Without training, our staffs remain stagnant and our organizations fall behind. So, what are some ways in which you can stretch your remaining training budget and make sure that your staff gets the training they need to do the work of the organization?
The economy is standing still, and to say that the markets are volatile would be a pretty major understatement. In fact, I hear that the only stock that is on the rise is that of Tums Antacid. With this kind of uncertainty, organizations will either tighten their belts or more closely monitor expenditures and may slash the one thing that always seems to go first when budgets are tight: training.
Unfortunately, training is critical in IT. Without it, our staffs remain stagnant and our organizations fall behind. So, what are some ways in which you can stretch your remaining training budget and make sure that your staff gets the training they need to do the work of the organization?
1. Use computer-based training
Computer-based training has been around awhile, and there are quite a few vendors in this space. At Westminster College this year, I purchased training from TrainSignal for some of my staff who needed to quickly ramp up their skills, and the results have been very good. My new help desk person responsible for deployment watched a Windows 7 Deployment course and can now hang with the best of them. A newly minted DBA has used TrainSignal's SQL courses to learn his new trade. Now, I have to point out that I'm a bit biased; I have created a number of courses for TrainSignal and, with knowledge for how seriously the company takes training, felt that this was a good option for us.
Of course, there are other vendors in this space as well, including CBT Nuggets and Lynda.com. One of my staff members has a subscription to Lynda.com and has reported a high level of satisfaction as well.
Best of all, these options are successful and extremely economical.
2. Train the trainer
Maybe your company has enough money to send one or two people to an in-person course, but you need five or six people to be trained. In cases like this, consider a "train the trainer" approach whereby the people who attend the course are expected to come back and train those who were left behind.
There are some obvious drawbacks to this approach, though. First and foremost, it's assumed that the people going to the training will understand and retain everything they hear. This might work well for courses in which the content is from predefined printed materials and the instructor pretty much followed the outline.
The other drawback is that the people left behind don't get the luxury of asking questions of the instructor. But, in some cases, this is the only way that everyone who needs particular training will get it, and it's not an uncommon approach.
3. Read books
Books -- you know, those tomes of knowledge that you can now carry around on a Kindle or an iPad -- used to be all the rage. For those who still use them for some of their training, they can be a great resource. Personally, I use books all the time for much of my own learning.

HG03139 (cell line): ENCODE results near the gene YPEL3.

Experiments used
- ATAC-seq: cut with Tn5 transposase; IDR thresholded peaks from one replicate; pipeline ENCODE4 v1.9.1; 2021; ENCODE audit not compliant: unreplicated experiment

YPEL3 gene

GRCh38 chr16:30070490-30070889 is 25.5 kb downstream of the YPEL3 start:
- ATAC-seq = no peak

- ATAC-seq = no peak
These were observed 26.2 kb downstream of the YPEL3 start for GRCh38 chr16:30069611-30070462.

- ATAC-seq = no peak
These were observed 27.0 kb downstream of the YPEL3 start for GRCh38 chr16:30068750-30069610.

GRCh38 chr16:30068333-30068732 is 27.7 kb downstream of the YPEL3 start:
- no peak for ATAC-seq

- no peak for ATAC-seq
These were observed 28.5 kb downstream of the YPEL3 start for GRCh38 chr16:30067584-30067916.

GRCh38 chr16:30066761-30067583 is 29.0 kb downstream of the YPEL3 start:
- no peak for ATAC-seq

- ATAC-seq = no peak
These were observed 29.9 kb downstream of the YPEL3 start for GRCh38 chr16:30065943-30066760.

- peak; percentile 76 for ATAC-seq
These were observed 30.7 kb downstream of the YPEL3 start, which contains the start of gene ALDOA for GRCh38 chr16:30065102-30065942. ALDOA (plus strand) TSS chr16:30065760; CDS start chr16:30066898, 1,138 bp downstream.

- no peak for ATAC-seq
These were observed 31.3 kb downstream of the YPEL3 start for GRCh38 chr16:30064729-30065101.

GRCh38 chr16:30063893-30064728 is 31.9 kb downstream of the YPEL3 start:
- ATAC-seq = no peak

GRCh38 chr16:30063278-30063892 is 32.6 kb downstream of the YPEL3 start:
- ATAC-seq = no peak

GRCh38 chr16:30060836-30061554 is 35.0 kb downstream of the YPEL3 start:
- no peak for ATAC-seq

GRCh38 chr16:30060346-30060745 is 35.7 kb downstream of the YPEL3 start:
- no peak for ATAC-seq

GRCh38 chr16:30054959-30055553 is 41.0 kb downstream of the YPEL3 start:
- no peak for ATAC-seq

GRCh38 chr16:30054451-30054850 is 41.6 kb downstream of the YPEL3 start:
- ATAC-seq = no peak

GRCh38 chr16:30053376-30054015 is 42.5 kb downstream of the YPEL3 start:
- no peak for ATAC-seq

For material that's not specialized, books can be perfect, but they're not for everybody. Many people have a hard time sitting down and reading the dry material and staying engaged.
In general, books are a relatively inexpensive option, but if you're planning to get people trained on something very specialized, such as your customized ERP, this option might be off the table.
4. Partner with other organizations
Do you need somewhat generalized training -- perhaps on Office or common server systems like Exchange, SharePoint, or SQL? Training companies like bigger groups of people, so look for other organizations in your area that might need the same kind of training and see if you can negotiate a group rate.
At Westminster College, we're using the same student administrative system as the other college in our small town, and we've successfully shared training costs in the past to save money on both sides.
5. Make use of surplus gear
Although I use books, my favorite learning method is doing. Is your company turning over servers and replacing them at the end of their warranty period? Could you instead distribute that equipment along with, say, a TechNet subscription to those who really need to ramp up their technical knowledge? These folks could then use something like Hyper-V, VMware Workstation, or VirtualBox to stand up a mini-lab in which they could sandbox anything they wanted without fear of breaking anything else.
Even with tightening budgets, the work of the organization has to get done. Training is a critical element in these efforts. These are just five ways that you might stretch your training dollars. Do you have more?